The Question of Advocating
I remember the day well. It was my oldest daughter’s 7th birthday. She had (regretfully) chosen McDonalds for her birthday dinner. Ah, well. At least we’d save money. Upon arriving, a rather outspoken child ran up to Charlotte, 2, and grabbed her hand.
“She doesn’t need any socks, come on. Sit down. Take your shoes off.”
I laughed at her self-assuredness. I smiled gently and told her that, yes, she did in fact need to put her socks on.
The darling little leader-in-training “helped” me with Char’s socks and shoes and then pulled her off to go play. Charlotte seemed to like the attention. I found a seat and helped my hubby with drinks. When I turned around, the child had my rather large-for-her-age toddler in a piggy-back ride.
“Hey there, let’s not do that, OK?”
To which she responded a cheeky, “It’s OK. I’m four, so….,” with a flip of the hand.
I no longer thought this child cute.
“It’s not OK, actually. I don’t let my 7-year-old do that to her so please put her down.” Small smile from me.
Now, I’m no stranger to redirecting other people’s children. It’s literally my job, as an assistant principal. But I softened my redirection with the word “let’s” when I first said something. My voice and my smile and my mannerisms were all polite.
I’d like to say I worried about the child’s self-esteem. And I probably was, a little. My redirects at work begin soft, with smiles and warnings. I allow children to save face and save the stern talks for more serious subjects.
But what I really worried about, I truly think, is offended both child and parent. Did I put the feelings of those people in front of my own kid? How shameful if I did.
But then? Then I saw that fierce little pumpkin pulling Charlotte’s arm and steering her in a direction she didn’t want to go. Char was no longer enjoying the attention.
And Charlotte is not a delicate little flower. She isn’t quiet. She speaks her sassy little mind.
So she was sharing with her new “friend” that she did not, in fact, want to be treated like a baby.
I was super proud of her. And super annoyed with the little girl.
So I walked over and squatted down next to the children.
“Sweetheart, please don’t force her to do what she doesn’t want to do. She may only be two, but she’s a person. She has her own ideas of what to play.”
The kid stared at me, wide-eyed. She let go of a thankful Charlotte, who high-tailed it out of there.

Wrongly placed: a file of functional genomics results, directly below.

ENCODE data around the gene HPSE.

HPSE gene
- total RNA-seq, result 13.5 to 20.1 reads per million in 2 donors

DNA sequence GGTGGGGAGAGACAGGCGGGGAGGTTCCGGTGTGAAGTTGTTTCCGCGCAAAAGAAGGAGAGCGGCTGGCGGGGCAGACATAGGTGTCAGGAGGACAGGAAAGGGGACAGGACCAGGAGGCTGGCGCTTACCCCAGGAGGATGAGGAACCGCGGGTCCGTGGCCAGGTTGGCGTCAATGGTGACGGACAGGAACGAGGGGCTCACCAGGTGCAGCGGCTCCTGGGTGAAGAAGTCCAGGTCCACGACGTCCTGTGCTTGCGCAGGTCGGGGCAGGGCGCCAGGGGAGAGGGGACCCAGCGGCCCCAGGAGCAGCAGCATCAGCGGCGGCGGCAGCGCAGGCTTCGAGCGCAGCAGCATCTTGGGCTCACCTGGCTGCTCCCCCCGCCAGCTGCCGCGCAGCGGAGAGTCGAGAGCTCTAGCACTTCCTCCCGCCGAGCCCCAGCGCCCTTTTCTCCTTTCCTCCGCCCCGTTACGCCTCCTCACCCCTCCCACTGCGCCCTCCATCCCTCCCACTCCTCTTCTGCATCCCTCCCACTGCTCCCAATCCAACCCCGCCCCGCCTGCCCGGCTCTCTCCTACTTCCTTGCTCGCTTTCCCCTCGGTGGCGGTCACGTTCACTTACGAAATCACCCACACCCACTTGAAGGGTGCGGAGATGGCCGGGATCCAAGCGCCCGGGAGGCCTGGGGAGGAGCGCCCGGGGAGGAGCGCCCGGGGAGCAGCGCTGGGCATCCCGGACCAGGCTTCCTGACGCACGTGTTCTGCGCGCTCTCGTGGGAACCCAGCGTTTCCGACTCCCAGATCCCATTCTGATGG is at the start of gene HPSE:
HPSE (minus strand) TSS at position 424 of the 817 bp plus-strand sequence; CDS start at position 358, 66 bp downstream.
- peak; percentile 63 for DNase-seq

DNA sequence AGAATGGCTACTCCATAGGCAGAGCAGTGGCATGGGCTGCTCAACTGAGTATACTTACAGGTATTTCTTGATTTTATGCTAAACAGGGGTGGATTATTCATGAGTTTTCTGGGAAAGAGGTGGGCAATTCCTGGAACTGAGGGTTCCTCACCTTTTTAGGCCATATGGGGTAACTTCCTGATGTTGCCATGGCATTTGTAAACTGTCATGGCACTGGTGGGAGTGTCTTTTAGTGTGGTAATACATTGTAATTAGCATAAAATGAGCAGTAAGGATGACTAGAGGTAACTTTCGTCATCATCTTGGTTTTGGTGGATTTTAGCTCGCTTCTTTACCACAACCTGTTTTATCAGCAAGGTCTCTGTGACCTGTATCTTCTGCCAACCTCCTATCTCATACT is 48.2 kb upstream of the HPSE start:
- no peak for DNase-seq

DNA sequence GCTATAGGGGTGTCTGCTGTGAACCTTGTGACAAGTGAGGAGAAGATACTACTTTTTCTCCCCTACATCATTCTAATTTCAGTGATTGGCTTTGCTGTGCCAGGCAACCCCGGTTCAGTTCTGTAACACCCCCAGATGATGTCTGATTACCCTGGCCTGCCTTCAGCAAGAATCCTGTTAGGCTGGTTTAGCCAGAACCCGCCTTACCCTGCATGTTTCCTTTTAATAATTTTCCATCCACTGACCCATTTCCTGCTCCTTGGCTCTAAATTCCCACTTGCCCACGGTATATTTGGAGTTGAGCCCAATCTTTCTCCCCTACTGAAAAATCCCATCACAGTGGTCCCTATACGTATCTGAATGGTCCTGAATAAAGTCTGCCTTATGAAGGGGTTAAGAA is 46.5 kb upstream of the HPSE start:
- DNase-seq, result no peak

I’ve always felt a struggle with this…this standing up for my child. This being an advocate for them.
I’m caught between two feelings. I don’t want my kids hyper-sensitive and I want them to fight their own battles. And I also want them to feel like I always have their backs.
If a teacher does something I disagree with, how do I handle that?
If a relative demands a hug, how do I handle that?
If there is a bully at a play place, how do I handle that?
If someone says an offhand comment about one of my kids, how do I handle that?
The way I handle these things will be how my children handle it in the future, when they are old enough to go solo. And if I over-handle it, they may never learn to do it themselves.
It’s a balancing act I can’t quite figure out.
If I scream or yell. If I call names or complain. If I talk behind the person’s back. If I make a scene. If I bring it to social media. If I stay silent and sulk. If I place blame or make excuses.
If I am heard but have hurt, or if I’m not heard and hurt myself; this will teach my kids to react in the same way.
If I step in too soon, I’ve taken a learning opportunity from them.
If I step in too late, I’ve allowed my child to suffer where suffering needn’t be.
When parents come in my office, they are many times upset. They may be upset about a school policy, a bullying situation, or a consequence I have handed out. To defuse the situation and to bring us all back into focus I’ll remind us both, “I understand. You are doing your job as a parent. You are advocating for your child.”
But to what end?
That, I won’t know. Do I fail my child when I don’t speak up. Do I fail her when I do?